Some Philadelphia physicians are contributors to current national debates on the financing of medical care.
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Medical reform Subjects (1)
New topic 2019-05-24 20:49:32 description
Cost analysts maintain it really does cost ten dollars to write a simple business letter, so maybe it's no surprise when hospitals charge ten dollars to administer an aspirin tablet.
But there's also another form of hospital overcharging. Mark-ups of prices of several hundred percents over audited costs are routine in hospital bills. These are not hidden cross-subsidies, either; they emerge on the yearly audit as multi-million dollar "losses", neatly balanced by "contractual allowances". Translated, these are discounts to insurance companies.
Why do hospitals raise prices, then turn around and discount them? Why do they overcharge, then call it a loss when they write it off?
It's an important question, because it results in confronting patients without insurance with much larger bills than the effective price to insured ones; patients who can't afford to pay are charged more than those who can.
The old-time system of hospital wards to care for people who couldn't pay have been replaced by collection departments and hospitals are very aggressive in pursuing the very people who can least afford to pay, and who are grossly overcharged in the first place.
Health savings accounts with high deductibles were conceived as a way for people to self insure but they have been thwarted by hospital overcharges. Since HSA deductibles are guaranteed, hospitals perpetuate their present largest source of loss -- unpaid deductibles. So why do hospitals continue to post abusively-high prices for patients without large-insurance-company coverage?
Until hospital officials come forward with a coherent defense of their practices, outsiders can only guess at motives. Start with the old legal approach of "Cui bono?" (Who might have a motive?) and divide the answers into those with a motive and those with the means. The line-up will then consist of hospitals, insurance companies, limited-license practitioners, and the state government. Limited licensees, acupuncturists and the like, surely must hate high-deductible health insurance because their fees mainly fall below the two or three thousand annual deductibles. Old-line health insurance companies also have plenty of motive to keep out competitors, fearing antitrust action if they get too obvious. That leaves the state government.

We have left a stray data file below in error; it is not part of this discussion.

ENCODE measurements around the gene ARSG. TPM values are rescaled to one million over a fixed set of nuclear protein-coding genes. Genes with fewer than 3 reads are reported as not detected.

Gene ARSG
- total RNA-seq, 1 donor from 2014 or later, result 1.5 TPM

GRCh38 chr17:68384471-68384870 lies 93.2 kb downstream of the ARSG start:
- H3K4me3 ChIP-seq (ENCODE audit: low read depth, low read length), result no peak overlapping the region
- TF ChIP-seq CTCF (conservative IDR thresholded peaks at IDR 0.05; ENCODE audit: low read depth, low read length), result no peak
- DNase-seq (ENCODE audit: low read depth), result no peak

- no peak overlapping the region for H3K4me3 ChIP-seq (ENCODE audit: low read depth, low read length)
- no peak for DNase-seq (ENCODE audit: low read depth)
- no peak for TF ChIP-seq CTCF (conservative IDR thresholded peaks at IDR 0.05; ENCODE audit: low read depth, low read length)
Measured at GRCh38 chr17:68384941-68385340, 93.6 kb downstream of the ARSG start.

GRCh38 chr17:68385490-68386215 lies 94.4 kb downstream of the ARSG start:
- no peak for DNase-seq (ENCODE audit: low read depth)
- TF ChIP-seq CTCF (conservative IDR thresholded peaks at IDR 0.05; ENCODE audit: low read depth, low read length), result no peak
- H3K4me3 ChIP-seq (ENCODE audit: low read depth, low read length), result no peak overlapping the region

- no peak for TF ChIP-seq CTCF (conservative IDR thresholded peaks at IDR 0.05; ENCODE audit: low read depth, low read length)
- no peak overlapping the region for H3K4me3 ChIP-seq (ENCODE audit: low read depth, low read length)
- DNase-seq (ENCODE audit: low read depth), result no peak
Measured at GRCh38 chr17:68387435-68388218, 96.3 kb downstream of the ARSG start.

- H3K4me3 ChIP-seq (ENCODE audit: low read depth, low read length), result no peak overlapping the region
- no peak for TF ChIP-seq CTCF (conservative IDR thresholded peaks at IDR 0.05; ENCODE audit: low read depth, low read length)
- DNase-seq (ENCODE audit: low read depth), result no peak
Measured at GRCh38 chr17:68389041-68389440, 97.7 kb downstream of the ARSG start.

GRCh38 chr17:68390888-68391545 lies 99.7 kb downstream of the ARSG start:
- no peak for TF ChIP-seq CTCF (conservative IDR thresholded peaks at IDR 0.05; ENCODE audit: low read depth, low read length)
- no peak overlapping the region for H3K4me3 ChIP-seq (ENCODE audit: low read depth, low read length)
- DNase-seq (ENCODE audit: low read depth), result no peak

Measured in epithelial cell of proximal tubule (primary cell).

States have ample power over hospitals. Substantial annual payments are negotiated with hospitals for Medicaid services, charity care, and educational grants and subsidies. Tax exemptions are repeatedly challenged and re-negotiated, and overall non-profit corporations are entirely creations of the state legislature. So, unless it is a violation of federal law, the state government has the means to compel hospitals to do anything. Power, yes, but where is the incentive for states to wish for exorbitant hospital prices? Or confer monopoly status on certain insurance vendors by according them sweetheart discounts?
All current plans for "reforming" health care involve providing government-paid insurance to those without. Will the result be to permanently institutionalize the artificially-high public prices to be paid in full by the government? If so, you can well understand why hospitals support these "reforms".
So hospitals are no better than stores that mark up their prices and then loudly proclaim that they will give you a discount. 200% mark-up, 10% off; terrific.